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Reflections on 9/11
Entry 1329, on 2011-09-14 at 16:58:26 (Rating 5, News)
It has been a couple of days since the tenth anniversary of the 9/11 terror attacks on the US and we have just been subjected to the expected outpouring of emotion and political rhetoric on the subject. To be honest, on the other side of the world here in New Zealand, it was fairly moderate and could be avoided if you wanted to (especially since the Rugby World Cup was much bigger news), but it was certainly present.
I'm not saying that the attacks weren't a terrible thing: I'm against the use of violence for political or religious purposes in almost every case, but there are a lot bigger problems in the world and a lot worse atrocities we should be worrying about.
For example, look at the quite understandable grief amongst the friends and families of the 9/11 victims. It's terrible to watch and clearly shows the consequences of violent political and terrorist acts, but we should apply the same standards to everyone.
If the loss of 3000 people in the US has caused so much grief how much has been caused by the slaughter of many times that number of innocent civilians in the unjust wars the US and its partners have engaged in since?
And who is really the most cowardly: a terrorist who takes his own life to attack who he perceives as his enemy, or a modern jet pilot bombing someone who he has been told is his enemy in a residential area in Baghdad?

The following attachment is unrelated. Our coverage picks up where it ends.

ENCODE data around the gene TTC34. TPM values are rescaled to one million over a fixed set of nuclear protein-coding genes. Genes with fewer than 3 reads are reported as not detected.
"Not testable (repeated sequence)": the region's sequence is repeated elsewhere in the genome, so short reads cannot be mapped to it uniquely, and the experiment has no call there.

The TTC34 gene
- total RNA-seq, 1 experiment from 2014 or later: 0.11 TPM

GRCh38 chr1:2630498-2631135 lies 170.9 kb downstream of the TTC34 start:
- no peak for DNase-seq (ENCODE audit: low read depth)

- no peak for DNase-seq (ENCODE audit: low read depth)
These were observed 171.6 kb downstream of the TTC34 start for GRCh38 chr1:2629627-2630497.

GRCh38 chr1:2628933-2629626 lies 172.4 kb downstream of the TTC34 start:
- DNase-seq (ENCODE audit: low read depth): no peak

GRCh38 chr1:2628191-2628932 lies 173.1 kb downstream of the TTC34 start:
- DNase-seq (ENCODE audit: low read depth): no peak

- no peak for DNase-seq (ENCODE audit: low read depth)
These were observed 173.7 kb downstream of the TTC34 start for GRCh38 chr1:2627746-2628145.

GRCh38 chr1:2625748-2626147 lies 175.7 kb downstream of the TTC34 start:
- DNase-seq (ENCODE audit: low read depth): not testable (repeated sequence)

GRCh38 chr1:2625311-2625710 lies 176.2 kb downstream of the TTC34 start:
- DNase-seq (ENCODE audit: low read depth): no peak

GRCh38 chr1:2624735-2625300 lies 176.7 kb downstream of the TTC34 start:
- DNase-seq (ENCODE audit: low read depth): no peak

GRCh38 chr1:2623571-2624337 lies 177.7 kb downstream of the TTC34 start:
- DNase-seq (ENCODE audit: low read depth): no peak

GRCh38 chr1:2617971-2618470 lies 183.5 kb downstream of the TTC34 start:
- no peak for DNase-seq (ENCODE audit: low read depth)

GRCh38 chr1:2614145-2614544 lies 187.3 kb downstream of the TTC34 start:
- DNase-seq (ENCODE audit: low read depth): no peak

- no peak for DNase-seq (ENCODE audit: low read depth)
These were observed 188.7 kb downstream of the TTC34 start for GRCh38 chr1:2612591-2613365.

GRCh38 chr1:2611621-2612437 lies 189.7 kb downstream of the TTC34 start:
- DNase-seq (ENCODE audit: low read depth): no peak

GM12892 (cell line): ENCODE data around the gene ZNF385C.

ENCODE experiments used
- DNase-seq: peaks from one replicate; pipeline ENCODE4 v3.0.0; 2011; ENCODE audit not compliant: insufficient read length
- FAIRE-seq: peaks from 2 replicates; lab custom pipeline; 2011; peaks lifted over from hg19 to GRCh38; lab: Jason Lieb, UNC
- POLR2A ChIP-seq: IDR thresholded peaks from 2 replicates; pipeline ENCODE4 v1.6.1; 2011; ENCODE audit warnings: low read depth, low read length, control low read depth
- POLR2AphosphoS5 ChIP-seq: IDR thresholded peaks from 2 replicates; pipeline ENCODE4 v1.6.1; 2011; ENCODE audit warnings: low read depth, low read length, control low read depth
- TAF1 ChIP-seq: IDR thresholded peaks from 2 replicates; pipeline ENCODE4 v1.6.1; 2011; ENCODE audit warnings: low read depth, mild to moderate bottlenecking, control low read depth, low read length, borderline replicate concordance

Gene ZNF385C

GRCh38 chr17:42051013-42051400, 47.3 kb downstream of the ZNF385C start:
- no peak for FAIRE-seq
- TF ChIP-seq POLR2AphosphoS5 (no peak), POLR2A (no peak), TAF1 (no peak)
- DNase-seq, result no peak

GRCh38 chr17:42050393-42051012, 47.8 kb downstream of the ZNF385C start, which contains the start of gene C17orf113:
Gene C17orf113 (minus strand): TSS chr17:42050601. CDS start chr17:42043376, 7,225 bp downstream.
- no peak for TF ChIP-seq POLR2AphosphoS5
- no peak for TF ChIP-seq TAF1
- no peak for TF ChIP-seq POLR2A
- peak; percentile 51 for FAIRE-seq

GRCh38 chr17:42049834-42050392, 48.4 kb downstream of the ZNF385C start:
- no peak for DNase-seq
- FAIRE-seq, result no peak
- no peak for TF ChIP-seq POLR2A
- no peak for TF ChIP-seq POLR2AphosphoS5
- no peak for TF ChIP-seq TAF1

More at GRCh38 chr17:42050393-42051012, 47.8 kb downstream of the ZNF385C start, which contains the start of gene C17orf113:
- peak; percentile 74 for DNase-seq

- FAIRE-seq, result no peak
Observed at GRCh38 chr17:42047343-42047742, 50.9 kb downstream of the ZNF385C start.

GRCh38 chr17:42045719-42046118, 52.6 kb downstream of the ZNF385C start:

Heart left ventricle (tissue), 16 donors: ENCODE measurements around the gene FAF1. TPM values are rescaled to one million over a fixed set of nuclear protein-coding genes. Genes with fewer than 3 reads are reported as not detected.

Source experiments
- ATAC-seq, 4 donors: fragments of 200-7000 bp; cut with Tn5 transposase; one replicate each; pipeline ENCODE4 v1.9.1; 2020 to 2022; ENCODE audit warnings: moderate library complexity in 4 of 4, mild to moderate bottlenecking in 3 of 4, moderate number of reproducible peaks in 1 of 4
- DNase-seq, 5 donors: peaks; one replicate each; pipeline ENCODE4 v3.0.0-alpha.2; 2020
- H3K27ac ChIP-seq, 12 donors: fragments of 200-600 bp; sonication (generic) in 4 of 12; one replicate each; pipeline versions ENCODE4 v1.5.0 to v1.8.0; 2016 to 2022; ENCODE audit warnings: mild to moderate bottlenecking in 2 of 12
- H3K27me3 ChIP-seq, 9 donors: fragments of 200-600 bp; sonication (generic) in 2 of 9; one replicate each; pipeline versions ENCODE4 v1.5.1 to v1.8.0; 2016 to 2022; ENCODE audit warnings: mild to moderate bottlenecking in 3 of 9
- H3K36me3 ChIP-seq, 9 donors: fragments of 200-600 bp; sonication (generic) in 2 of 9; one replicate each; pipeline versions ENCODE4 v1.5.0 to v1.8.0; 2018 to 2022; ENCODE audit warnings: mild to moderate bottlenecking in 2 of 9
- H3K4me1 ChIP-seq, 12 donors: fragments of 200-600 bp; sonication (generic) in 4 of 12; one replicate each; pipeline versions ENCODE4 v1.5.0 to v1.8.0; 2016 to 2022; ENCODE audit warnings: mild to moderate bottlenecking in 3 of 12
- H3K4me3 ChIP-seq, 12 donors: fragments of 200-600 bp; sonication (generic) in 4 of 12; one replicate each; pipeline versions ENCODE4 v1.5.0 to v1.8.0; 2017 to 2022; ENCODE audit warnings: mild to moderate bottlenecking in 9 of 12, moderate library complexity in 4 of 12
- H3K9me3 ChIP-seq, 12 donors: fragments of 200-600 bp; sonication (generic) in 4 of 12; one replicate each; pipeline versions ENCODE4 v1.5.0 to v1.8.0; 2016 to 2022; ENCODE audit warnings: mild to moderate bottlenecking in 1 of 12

This isn't really an anti-US rant. The US reacted as any dominant world power would react in a similar situation and it responded in the only way it really could, but who has really caused the greater amount of death, destruction, and misery? I think it's very clear what the answer to that question is.
I felt sickened listening to Bush and Obama speaking at the ceremony marking the anniversary of 9/11. It was pure, unadulterated propaganda. The sort that any dictator would be proud of. There were constant references to working for the will of God, to fighting for freedom, and other truly ridiculous statements.
If the US leadership really believes that the wars it has started were to fulfill the wishes of their god then I think they had better find another one. I wouldn't recommend that alternative supernatural tyrant that the other side follows either! Actually, anyone who believes in a superstition like Christianity or Islam has no right to be leading a powerful, modern country in the first place.
Maybe Obama doesn't really believe that stuff, who really knows. Because the US is so deeply superstitious no one can lead it without at least pretending to believe in Christian mythology and it would be political suicide to admit to not believing in God at all and almost as bad to suggest that God isn't on the US's side in the righteous wars it engages in.
So I would have liked to have seen a lot less rhetoric and a lot more moderation in the commemoration of the attacks. They were an act of evil against the US I agree, but there's been a lot worse done both before and after.
Comment 1 (2932) by INRI on 2011-09-15 at 23:40:20: